President Trump has issued a new executive order focusing on international cheaters, who do not pay their debts due to dumping penalties. The order targets the problem of unpaid special customs duties known as “Countervailing Duties” (CVD), levied on products from companies found guilty by an “anti-dumping” investigation.
First to the jargon: “Dumping” refers to a type of predatory trade practice. In its simplest form, it amounts to a company selling a product in a foreign market for less than it costs to make it. In theory, the goal of “dumping” is to drive down the price, and in doing so, muscle out smaller, weaker competition in order to later establish a monopoly status on that market. Under the rules of the World Trade Organization, dumping is a prohibited practice, and countries are permitted to levy special taxes on goods found to be unfairly dumped in their market in order to rebalance the price level. These tariffs are called “Countervailing Duties”, abbreviated as CVD.
International trade and investment issues grow more complex and require major reconsideration by governments, firms and individuals. No-one is exempt from the new policy directions of the U.S. government and the impending British exit (Brexit) from the European Union (EU). They are accompanied by extensive security concerns and the need to manage vast immigration flows. Many of the accompanying political battles are not only driven by national options, but reflect the “because we can” principle. While U.S. policy changes are still under construction, Britain delivers the EU separation documents consonant with Article 50 of the Treaty of Lisbon by the end of March which then marks the bureaucratic starting point of Brexit.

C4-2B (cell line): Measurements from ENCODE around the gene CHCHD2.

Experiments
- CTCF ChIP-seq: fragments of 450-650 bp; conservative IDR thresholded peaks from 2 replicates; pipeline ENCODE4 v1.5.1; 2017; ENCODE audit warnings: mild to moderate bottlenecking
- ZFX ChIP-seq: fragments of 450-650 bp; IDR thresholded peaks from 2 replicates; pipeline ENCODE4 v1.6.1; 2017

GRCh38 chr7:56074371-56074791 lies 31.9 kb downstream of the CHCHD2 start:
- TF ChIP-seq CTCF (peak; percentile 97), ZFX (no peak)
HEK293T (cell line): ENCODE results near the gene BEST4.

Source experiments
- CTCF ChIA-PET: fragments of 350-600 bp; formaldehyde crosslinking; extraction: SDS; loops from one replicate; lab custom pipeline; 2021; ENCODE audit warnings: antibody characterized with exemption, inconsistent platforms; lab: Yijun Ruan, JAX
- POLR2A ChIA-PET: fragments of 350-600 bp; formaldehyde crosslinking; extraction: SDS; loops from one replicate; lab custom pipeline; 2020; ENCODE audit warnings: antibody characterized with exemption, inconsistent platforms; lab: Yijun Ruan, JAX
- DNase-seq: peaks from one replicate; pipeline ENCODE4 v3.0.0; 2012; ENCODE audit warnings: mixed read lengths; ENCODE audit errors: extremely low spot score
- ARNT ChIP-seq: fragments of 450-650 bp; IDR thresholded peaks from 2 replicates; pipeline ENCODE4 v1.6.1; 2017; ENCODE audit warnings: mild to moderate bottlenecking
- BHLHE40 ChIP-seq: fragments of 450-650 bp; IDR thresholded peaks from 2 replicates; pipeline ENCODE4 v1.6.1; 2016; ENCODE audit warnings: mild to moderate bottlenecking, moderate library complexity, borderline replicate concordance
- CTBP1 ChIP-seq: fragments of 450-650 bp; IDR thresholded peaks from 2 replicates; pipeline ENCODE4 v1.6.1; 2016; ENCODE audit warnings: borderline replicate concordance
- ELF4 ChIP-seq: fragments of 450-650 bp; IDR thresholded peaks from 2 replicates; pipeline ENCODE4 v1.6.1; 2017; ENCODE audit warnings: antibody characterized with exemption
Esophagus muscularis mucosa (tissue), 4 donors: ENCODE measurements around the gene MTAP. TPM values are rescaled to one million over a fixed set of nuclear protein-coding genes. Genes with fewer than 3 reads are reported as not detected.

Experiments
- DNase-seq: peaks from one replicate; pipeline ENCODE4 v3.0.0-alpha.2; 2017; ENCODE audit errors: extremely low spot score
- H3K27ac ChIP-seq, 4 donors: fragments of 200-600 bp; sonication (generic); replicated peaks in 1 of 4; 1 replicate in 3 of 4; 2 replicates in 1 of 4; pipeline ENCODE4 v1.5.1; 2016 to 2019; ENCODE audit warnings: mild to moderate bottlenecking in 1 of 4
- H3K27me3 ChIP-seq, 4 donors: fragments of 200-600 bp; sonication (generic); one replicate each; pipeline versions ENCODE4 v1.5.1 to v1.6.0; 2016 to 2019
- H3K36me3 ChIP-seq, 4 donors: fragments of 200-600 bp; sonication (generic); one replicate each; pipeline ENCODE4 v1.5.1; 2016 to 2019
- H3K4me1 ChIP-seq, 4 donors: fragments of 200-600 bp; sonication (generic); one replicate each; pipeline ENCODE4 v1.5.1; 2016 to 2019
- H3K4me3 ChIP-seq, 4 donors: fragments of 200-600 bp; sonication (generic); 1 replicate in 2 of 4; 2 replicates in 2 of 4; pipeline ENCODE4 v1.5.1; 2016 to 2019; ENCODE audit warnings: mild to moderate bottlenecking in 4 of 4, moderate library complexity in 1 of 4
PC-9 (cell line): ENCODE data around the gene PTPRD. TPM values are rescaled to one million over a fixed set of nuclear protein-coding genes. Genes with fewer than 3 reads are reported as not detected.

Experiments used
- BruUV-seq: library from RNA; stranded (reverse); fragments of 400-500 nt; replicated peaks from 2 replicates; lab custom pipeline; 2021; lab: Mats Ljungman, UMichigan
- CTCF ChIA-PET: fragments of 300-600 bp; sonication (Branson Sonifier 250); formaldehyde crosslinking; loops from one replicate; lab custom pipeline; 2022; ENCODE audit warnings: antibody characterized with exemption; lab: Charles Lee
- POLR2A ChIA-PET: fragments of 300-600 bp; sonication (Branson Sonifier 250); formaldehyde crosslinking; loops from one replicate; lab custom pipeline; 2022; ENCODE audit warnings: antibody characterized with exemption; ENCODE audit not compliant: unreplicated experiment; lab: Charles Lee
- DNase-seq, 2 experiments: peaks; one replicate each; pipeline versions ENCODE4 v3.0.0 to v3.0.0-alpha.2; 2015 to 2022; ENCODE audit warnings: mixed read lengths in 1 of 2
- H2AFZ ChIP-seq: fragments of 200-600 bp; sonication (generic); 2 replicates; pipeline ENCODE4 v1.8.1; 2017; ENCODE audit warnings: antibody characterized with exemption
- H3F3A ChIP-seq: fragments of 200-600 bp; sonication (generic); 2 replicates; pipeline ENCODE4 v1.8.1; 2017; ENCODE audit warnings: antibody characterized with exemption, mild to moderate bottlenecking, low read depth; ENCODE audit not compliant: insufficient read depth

Here in Washington D.C., the nation’s capital, we were drilled over the past few days to expect the snowstorm of the century. A minimum of 12 inches of snow were forecast and major anticipatory adjustments were taken. For example my health care office called to let me know about their closure – since the commute would be unbearable. Schools were closed (or on a ‘contingency’ basis), and even the visit of German Chancellor Merkel was postponed due to concerns about the plane and its landing.
British Prime Minister Theresa May, the first foreign leader that President Trump has hosted at the White House, joined Trump in a joint press conference at the White House on January 27th. In addition to discussing NATO and trade, Trump was asked about his relationship with Mexico and his views on the use of torture.
The Trump administration is attempting to lower imports in order to rebalance trade after decades of U.S. neglect toward economic relationships around the world. Rebalancing should not only be done by applying the stick of import reductions, but also by export promotion.
Exports make a firm’s markets grow and change its home nation’s currency value. When U.S. exports increase, the dollar typically goes up in value.Shrinking exports tend to weaken the dollar. Exports also shape public opinion of globalization and offer the opportunity for economies of scale.Higher production volume often means a lower cost of production.Since high exports also make imports cheaper, a firm may achieve lower costs and higher profits, both at home and abroad, through exports.